Book Review: Still Time by Jean Hegland

As we were beginning our time with King Lear last month (and I was mentioning that the play seemed to be playing like a confluence of a number of thoughts and emotions in my life currently: the loss of my father, the health problems my wife’s mother was going through, and the fear/reality that Alzheimer’s runs in my wife’s family), it was brought to my attention that there was recent novel that dealt with those same themes.

And thus, I found Still Time by Jean Hegland in my hands and on my Kindle.

The Amazon page for the 2015 book has a blurb by David Crystal, author of The Cambridge Encyclopedia of Language and Shakespeare’s Words:

Anyone who knows only fragments of Shakespeare will be fascinated and deeply moved by this insightful story of a Shakespeare scholar experiencing dementia. Fellow Shakespeareans will delight in the way the myriad allusions to the plays are intertwined with beautifully crafted elegiac descriptions of the old man’s life in a home and his dissolving family memories. Still Time is a novel Shakespeare would be proud of.

If you’ve followed this blog, you know in what high regard I hold Crystal (and his son Ben)… but, those are some bold words. Could the book live up to them?


The book concerns John Wilson, a Shakespeare scholar and professor, as he descends into Alzheimer’s. The book is told from two different vantage points, John’s and that of his estranged daughter Miranda (Tempest alert!). The latter tells a rather straightforward narrative, but John’s–since it is from the mind of one who is succumbing to dementia–is a more tangled yarn. That yarn–that story–is spun from many different yarns, different varieties of threads or styles; and as his old ways of remembering and communicating slip from him, more of the of diction and syntax pulls from what his life has revolved around: Shakespeare. Stylistically, the novel is wonderfully crafted.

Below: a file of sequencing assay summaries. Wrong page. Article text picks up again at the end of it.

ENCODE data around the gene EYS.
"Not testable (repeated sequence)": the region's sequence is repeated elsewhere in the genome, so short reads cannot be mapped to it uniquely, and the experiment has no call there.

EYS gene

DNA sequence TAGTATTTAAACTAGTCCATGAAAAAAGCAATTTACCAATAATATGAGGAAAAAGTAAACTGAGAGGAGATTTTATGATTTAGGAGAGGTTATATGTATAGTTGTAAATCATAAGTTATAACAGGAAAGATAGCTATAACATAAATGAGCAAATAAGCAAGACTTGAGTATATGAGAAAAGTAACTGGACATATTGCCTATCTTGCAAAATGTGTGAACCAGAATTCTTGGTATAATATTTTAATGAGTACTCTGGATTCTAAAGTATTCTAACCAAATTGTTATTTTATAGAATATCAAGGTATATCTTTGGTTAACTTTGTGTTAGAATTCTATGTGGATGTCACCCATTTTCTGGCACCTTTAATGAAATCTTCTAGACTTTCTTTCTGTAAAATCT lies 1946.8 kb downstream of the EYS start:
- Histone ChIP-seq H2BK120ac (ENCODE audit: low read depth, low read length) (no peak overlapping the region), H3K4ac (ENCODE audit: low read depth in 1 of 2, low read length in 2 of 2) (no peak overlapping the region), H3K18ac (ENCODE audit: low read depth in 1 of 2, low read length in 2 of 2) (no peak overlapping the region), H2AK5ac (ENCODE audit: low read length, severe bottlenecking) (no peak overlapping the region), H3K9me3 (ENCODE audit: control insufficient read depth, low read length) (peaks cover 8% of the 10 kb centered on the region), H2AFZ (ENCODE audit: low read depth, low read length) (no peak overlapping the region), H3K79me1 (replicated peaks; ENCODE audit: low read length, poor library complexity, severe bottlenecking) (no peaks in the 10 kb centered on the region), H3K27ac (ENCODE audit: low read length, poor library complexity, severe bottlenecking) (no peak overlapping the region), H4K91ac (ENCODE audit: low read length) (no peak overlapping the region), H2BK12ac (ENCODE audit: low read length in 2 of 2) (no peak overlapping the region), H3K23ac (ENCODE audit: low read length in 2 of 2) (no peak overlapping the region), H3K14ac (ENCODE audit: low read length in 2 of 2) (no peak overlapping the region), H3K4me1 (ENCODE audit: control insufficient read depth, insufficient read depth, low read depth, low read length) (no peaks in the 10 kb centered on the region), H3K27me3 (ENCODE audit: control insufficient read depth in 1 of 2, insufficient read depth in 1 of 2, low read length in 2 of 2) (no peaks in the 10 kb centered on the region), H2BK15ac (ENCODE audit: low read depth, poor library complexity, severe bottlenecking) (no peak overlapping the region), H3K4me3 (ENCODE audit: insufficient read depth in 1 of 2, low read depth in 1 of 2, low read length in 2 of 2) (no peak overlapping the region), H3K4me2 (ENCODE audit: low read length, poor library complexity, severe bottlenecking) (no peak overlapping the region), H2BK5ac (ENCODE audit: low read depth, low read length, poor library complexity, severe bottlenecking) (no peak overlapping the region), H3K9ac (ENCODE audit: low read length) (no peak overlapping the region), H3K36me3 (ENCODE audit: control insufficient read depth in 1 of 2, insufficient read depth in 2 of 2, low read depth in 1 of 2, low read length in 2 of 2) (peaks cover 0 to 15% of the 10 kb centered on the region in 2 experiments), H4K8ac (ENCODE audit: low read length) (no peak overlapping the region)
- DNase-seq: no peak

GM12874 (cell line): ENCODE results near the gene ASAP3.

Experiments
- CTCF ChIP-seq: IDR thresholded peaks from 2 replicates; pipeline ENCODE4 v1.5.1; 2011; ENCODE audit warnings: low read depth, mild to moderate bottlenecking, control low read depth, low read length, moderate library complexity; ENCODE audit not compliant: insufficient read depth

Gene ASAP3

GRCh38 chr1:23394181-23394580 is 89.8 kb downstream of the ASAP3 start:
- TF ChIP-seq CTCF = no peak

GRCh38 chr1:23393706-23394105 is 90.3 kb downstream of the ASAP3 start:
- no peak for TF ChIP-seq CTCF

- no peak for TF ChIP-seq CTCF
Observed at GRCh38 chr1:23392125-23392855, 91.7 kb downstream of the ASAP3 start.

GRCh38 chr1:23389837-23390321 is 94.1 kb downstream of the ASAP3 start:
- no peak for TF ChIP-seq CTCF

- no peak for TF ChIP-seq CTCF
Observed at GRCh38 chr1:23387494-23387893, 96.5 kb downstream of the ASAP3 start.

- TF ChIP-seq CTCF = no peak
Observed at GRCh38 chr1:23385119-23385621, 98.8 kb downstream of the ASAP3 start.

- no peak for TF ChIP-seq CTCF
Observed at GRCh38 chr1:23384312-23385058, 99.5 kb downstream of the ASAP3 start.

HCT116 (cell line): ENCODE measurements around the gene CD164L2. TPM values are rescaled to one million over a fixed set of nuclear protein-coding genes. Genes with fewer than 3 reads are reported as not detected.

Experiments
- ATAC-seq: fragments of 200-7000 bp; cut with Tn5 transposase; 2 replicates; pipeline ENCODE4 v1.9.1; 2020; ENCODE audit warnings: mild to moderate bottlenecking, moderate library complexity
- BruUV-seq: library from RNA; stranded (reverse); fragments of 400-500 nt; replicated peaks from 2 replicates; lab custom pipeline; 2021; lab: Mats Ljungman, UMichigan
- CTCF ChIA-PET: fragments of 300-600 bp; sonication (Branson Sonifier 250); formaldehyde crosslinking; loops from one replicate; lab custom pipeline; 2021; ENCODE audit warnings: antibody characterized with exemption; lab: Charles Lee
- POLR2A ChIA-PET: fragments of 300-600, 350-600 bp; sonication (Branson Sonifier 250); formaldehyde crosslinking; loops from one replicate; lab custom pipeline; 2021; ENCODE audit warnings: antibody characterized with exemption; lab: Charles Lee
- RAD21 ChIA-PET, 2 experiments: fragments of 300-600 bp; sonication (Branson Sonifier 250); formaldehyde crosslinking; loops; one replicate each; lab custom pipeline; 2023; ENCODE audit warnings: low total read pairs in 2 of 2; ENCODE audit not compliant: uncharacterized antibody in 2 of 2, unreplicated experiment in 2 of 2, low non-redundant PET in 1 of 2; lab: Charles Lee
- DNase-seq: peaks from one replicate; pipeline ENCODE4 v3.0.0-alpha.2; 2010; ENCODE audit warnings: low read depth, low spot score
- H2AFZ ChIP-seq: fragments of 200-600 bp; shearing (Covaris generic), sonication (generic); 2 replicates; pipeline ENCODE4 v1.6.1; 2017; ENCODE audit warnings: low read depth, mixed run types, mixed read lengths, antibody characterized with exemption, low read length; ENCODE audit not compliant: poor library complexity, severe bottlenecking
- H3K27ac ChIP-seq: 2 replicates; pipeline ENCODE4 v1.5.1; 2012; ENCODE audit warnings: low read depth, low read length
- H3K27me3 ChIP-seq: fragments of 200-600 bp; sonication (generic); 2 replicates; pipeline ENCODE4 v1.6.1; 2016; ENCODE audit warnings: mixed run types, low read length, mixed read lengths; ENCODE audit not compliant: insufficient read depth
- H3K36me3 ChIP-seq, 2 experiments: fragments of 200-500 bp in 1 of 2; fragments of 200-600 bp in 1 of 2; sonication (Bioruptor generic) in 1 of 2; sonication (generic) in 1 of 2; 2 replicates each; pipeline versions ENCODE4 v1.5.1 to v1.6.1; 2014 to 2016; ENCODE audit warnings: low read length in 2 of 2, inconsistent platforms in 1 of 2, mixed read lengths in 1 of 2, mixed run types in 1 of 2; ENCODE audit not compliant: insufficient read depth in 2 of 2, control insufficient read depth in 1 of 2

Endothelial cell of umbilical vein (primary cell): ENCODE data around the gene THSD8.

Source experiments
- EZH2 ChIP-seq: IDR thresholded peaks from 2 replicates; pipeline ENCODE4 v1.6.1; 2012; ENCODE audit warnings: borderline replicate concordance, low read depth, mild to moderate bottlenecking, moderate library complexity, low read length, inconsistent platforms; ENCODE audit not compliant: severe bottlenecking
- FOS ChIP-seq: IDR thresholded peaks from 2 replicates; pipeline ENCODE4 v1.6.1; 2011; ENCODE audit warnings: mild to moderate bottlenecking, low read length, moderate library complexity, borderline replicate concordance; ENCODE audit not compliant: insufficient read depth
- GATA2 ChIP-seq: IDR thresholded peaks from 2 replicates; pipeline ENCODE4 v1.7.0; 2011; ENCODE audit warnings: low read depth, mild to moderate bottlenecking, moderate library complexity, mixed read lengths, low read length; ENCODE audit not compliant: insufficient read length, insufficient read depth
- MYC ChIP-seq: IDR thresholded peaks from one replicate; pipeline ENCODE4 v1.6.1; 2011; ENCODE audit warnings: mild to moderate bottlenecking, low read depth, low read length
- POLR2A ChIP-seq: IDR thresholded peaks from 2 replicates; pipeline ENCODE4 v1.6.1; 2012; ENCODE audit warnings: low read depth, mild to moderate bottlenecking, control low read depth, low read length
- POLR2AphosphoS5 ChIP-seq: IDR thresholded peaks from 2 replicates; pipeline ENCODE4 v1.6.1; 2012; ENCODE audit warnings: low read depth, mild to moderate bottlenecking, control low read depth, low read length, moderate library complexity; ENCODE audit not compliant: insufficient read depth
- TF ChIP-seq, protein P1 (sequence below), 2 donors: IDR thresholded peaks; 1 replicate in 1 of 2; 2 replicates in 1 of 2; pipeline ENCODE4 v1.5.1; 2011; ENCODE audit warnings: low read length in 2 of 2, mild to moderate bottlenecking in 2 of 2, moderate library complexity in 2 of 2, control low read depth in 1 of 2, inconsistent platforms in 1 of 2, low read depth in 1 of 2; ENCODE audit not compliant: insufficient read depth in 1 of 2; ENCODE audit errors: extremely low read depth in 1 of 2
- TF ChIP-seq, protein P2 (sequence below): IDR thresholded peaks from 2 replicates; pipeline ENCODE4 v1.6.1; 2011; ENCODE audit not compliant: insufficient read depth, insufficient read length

Thematically, the book speaks to a number of my fears, losing my own personal memories only to metaphorically drown in what’s left (the scholarly memories of Shakespeare), losing my wife to a similar fate, just losing her, me or either of our two sons.

Because it speaks so specifically to those fears, maybe that’s why I was so affected by it. Or perhaps that’s merely the reason I gave the book the chance to work its magic on me. But magical it is. And beautiful.

I’m not sure if it’s heartbreakingly beautiful or beautifully heartbreaking.

Regardless, by the time I was done, I felt like the book’s protagonist as he finishes a late-life re-reading of King Lear:

Then, nothing.

Nothing but the stillness of his green room and the I am of his still-beating heart. Nothing but the small stir of his next breath and the monotonous leaking of his scalding tears—such a meager trickle compared to that torrential waste and loss and woe.

Nothing. As from Lear. That “I am of his still-beating heart” … it’s the iamb of the rhythm of the language of the heart, blank verse. And those tears I felt on my own cheeks.

While I’m sure that those with a love of Shakespeare or a fear of dementia will be particularly caught by the story and its telling (and if you’re reading this blog, you probably are in one of those two groups), I believe that a general audience will be touched by this novel as well.

I recommend it very highly.

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